My son did not understand the meaning of the gravesite when we arrived and I had to tell him to speak softly to show respect. He looked around at the faces of the other visitors there and he understood. The gravesite of the 47 ronin is holy to some. We went back to the little shack and we paid the man there for a bundle of incense sticks. My son went to each grave one by one and placed a single incense stick in front of each gravestone then put his hands together and bowed. One by one, forty-seven times he did this in front of each grave. In the years to come, he’ll hear the story of the 47 ronin again. When he does he will remember the graves, he can reflect on showing each long dead samurai the respect they deserved, he will remember being there to see where these men are buried.
There were other people there presenting incense to the graves, most were men who were there alone. I looked at one of these men as he finished his last prayer to the 47. He was younger than me by a few years, sturdy looking fellow. He looked up into the void of the sky and I noted tears in his eyes. I wondered about this man, offering prayers to those long dead. Showing respect for ideologies of past generations and revering those who held them sacred. These are the ideals that I hope to pass along to my son.

25  Thank NeoJava3
This review is the subjective opinion of a TripAdvisor member and not of TripAdvisor LLC.
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Reviewed July 30, 2011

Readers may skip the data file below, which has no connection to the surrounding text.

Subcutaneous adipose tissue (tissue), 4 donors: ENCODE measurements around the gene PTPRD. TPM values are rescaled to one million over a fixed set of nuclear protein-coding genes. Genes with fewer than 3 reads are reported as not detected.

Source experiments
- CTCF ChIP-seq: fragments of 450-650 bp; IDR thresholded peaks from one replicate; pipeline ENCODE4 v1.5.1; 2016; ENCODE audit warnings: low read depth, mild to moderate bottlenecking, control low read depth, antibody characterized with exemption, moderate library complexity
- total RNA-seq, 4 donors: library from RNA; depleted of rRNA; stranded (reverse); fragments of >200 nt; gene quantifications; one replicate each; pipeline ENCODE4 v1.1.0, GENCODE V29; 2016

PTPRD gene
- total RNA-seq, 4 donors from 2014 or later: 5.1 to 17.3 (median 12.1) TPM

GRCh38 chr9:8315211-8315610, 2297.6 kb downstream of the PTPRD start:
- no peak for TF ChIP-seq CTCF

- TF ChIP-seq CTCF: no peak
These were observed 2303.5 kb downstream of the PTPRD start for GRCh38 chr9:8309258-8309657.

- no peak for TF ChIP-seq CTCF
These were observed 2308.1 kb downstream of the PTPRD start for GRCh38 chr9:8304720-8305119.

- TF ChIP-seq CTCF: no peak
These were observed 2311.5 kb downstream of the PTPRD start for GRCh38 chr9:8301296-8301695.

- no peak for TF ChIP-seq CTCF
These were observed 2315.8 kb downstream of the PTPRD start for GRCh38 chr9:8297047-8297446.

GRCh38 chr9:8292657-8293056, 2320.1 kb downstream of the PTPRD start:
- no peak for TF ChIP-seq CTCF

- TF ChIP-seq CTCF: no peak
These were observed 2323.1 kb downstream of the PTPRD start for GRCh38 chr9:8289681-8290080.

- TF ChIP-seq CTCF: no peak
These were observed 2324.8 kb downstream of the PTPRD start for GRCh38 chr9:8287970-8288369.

I had been to Tokyo a number of times but had never visited this temple before. It was relatively easy to find and is a short walk from the Sengakuji subway or a bit further from Shinagawa station. This temple houses the graves of the 47 Ronin who avenged their master. I have seen a number of movies about this real life story that happened in the 18th century. This was at a time when samurai were becoming less and less needed as soldiers so for this group to do this it brought back meaning of duty and honor at that time and gave these men respect. This place continues to be an attraction today and a reminder of this spirit. The “law” at the time required the men to commit seppuku for doing this deed. At the temple there is a small museum with a video that tells the story in a number of languages. The grave markers are there as is the head washing well where the avenged enemy’s master head was cleaned. In the adjacent upper museum, there are depictions of the 47 ronin in mannequin dress that are said to be close to the appearance of the men. You can purchase incense and place them at each of the graves to show respect.